ELLIOTT: The B.B. King Museum and Delta Interpretive Center in Indianola. An entire gallery here is devoted to conditions that led to the civil rights movement. It's called "Turbulent Times." Museum Director Malika Polk-Lee.

MALIKA POLK-LEE: B.B. came from this. He came from plantations picking cotton. He actually lived through that time of Jim Crow.

ELLIOTT: In one video, B.B. King explains how his family warned him that breaking those strict segregation rules could get him killed.

POLK-LEE: It's a very dark moment in our history, but it's a dark moment in America's history. So as a state, I think the state is learning now how to tell our own story.

SIEGLER: She says just like B.B. King's music bridged racial divides during the civil rights era, the museum is now striving to use this space as a way to get people together to heal. But there's a delicate balance to get everyone at the table.

POLK-LEE: We are still in the South. And we do have - there's a political game that you play, unfortunately, because you have to do it in a way not to offend and still be as truthful and honest as you can.

SIEGLER: Right now, lawmakers in conservative states like Mississippi are trying to restrict how the subject of race is taught in schools.

ELLIOTT: This is partly why people like Tim Lampkin think civil rights tourism on the scale of Mississippi's Blues Trail may be premature. Lampkin runs a nonprofit that helps Black entrepreneurs in the Delta.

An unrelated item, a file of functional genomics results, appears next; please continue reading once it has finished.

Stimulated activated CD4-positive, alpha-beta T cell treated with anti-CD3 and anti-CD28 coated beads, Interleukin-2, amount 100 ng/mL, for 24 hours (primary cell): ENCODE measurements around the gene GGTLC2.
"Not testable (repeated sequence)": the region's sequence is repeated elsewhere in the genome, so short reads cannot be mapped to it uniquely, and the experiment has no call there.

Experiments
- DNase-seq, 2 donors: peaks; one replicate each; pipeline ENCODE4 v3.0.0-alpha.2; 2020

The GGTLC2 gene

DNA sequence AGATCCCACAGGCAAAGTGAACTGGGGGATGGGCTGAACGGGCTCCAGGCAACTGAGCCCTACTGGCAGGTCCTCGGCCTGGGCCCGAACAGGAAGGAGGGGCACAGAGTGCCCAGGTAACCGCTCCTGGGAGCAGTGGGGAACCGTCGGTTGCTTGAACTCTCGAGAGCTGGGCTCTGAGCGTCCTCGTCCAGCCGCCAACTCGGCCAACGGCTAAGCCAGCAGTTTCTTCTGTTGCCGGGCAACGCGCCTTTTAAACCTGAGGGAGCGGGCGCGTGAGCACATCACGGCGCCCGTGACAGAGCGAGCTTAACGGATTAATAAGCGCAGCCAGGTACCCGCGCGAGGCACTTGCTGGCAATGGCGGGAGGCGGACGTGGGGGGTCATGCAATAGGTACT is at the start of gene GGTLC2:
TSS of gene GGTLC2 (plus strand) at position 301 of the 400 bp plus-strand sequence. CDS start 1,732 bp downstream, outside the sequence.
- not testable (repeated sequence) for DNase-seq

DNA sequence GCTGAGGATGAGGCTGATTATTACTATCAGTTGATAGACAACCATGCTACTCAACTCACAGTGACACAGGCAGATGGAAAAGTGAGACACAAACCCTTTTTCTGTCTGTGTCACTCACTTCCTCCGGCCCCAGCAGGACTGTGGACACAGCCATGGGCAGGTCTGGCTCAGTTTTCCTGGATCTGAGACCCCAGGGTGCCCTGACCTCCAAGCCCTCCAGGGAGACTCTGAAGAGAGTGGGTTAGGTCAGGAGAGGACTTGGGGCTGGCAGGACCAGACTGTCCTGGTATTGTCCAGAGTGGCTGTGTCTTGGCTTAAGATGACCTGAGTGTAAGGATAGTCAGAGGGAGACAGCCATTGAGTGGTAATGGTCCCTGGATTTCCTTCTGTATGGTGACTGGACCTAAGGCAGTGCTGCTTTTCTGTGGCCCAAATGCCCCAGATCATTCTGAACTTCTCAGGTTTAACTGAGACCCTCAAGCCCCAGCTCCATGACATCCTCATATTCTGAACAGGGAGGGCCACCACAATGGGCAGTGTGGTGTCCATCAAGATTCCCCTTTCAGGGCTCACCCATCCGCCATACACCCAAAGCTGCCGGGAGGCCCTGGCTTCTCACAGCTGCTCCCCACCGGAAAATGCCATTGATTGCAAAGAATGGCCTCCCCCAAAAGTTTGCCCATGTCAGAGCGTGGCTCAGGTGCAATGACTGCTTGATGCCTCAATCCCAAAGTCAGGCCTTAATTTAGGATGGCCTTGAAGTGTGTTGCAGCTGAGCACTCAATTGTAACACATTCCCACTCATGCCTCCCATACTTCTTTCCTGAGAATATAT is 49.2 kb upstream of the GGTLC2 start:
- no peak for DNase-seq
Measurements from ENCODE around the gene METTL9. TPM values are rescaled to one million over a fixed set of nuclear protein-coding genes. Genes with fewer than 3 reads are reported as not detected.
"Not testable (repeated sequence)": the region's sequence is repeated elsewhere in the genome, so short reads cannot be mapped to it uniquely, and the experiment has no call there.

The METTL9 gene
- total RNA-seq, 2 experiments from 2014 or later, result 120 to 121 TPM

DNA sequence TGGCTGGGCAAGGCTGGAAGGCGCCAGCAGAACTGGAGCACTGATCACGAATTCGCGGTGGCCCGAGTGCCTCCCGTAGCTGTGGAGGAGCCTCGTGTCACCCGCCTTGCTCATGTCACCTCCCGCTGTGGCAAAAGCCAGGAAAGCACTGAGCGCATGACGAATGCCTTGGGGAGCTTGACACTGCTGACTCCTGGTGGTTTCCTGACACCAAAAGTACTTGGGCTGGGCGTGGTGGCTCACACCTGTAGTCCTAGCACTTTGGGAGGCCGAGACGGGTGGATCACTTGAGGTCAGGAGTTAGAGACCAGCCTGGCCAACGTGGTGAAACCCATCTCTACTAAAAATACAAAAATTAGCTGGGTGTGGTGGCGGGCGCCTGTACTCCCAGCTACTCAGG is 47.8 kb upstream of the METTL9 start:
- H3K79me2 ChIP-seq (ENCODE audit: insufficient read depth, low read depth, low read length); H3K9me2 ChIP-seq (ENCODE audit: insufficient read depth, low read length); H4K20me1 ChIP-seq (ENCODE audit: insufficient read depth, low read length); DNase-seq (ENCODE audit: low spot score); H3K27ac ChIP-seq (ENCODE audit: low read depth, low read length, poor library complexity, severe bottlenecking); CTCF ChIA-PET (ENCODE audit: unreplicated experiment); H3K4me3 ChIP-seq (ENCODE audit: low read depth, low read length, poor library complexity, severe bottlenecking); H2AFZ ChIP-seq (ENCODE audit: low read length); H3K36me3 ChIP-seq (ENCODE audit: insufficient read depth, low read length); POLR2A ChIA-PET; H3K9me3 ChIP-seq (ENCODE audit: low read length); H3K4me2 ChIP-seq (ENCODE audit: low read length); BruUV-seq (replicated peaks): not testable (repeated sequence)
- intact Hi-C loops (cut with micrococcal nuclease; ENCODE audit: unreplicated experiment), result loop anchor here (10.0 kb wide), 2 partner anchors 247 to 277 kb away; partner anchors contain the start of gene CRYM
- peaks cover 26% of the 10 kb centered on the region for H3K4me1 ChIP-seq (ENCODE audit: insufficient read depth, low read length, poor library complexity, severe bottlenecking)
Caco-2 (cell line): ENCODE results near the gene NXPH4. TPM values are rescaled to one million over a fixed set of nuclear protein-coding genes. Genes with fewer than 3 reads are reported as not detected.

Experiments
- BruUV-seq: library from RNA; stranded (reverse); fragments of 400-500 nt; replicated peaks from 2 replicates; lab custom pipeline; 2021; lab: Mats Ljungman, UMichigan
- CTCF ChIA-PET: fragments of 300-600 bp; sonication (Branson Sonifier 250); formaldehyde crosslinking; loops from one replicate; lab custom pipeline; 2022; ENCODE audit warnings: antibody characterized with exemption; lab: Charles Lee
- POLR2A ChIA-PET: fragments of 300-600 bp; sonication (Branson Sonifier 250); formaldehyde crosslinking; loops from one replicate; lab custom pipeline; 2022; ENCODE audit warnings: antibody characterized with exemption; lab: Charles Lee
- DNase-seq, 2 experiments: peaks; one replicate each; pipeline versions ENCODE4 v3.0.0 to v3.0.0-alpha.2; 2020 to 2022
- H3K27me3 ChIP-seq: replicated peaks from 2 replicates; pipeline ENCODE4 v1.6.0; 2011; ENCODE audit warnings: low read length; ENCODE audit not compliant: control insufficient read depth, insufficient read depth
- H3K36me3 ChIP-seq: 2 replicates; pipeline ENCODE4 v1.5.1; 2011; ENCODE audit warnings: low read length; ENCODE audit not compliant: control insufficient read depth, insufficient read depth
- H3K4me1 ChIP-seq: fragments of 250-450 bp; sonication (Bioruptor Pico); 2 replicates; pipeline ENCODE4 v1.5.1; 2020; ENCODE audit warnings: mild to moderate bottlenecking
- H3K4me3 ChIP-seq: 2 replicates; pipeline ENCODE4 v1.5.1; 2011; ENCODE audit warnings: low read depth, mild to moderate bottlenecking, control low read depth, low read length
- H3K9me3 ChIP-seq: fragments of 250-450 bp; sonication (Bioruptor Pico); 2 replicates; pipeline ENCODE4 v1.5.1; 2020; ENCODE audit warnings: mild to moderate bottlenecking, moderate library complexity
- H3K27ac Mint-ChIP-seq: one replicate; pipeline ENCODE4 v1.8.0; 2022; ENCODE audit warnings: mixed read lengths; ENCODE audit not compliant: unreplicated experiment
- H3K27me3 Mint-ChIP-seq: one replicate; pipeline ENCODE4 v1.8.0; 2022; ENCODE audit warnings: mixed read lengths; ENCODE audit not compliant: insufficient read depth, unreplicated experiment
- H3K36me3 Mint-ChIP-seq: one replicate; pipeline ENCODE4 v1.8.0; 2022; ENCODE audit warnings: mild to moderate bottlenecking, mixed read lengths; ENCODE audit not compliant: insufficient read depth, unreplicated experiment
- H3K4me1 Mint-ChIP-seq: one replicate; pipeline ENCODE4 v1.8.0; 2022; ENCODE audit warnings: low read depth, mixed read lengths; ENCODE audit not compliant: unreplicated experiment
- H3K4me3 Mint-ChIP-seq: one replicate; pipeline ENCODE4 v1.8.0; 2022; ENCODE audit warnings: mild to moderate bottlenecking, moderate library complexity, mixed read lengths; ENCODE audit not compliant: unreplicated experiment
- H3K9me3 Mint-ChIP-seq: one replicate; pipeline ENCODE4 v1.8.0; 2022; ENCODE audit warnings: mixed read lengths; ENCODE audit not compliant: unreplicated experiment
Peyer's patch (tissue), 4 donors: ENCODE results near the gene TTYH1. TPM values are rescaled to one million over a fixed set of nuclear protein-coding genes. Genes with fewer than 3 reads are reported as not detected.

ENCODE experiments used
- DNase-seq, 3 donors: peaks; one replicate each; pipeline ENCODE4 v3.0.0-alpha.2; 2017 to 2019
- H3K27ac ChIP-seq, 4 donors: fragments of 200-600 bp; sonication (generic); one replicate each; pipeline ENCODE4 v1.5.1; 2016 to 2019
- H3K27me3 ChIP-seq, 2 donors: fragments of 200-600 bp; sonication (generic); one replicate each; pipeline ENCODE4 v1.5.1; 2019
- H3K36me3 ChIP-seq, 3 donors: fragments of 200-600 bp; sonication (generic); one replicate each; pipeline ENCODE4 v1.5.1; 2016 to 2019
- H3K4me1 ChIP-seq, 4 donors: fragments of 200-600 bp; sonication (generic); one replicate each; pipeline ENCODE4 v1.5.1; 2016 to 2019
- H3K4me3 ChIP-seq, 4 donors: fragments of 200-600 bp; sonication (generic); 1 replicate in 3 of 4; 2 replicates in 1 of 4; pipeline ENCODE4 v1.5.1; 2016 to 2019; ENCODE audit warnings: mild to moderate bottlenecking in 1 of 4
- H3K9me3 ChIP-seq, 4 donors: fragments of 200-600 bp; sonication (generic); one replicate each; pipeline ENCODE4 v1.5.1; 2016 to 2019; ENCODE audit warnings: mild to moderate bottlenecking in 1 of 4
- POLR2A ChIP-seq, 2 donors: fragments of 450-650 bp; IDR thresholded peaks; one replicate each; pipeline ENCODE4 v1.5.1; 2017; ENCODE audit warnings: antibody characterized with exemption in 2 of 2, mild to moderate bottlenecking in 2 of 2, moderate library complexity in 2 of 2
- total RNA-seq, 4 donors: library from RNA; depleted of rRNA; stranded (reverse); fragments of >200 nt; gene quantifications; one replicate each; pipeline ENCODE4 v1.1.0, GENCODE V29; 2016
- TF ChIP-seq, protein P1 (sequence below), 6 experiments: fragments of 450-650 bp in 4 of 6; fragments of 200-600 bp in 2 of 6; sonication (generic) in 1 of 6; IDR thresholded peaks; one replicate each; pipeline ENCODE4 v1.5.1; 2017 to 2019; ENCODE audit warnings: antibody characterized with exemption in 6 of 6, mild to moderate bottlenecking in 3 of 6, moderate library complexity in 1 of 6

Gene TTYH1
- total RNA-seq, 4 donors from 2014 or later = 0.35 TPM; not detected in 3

TIM LAMPKIN: I don't know fully if we're ready because of the groundwork, the conversations, the actual hard work hasn't been done.

SIEGLER: The Mississippi Delta is majority Black, but much of the region's wealth and land remains largely in white hands, the way it's been since the Civil War.

ELLIOTT: And when it comes to the blues, there's been tension in the delta around who is profiting and how. Some commercial gimmicks come across as a little tone-deaf, like places where you can stay in replicas of shotgun shacks for a tourist experience of what it was like to be a sharecropper. Back in Clarksdale, there's an acknowledgement that the full story hasn't always been told.

JON LEVINGSTON: We must do a better job teaching our own history to ourselves and to our children.

ELLIOTT: Jon Levingston runs the city's economic development partnership.

LEVINGSTON: Not the history the way we would like for it to have been but the way it really was so that we really understand who we are and what we're capable of becoming in the very best way.


SIEGLER: The blues has sparked the redevelopment of old buildings downtown into trendy hotels and cafes and brought new jobs.

ELLIOTT: At the Ground Zero juke joint, booker Tameal Edwards is proud of that.

EDWARDS: Mississippi has the worst rep for everything. They say we have lower education. They say we're poor. They have all these negative things to say about us, but yet we have so much good. We have bands that are going overseas, doing these amazing European tours that's putting us on the map.

SIEGLER: And that map might be getting more destinations with plans for a true civil rights trail here, too. I'm Kirk Siegler.

ELLIOTT: And I'm Debbie Elliott, NPR News, Clarksdale, Miss. Transcript provided by NPR, Copyright NPR.

As a correspondent on NPR's national desk, Kirk Siegler covers rural life, culture and politics from his base in Boise, Idaho.
NPR National Correspondent Debbie Elliott can be heard telling stories from her native South. She covers the latest news and politics, and is attuned to the region's rich culture and history.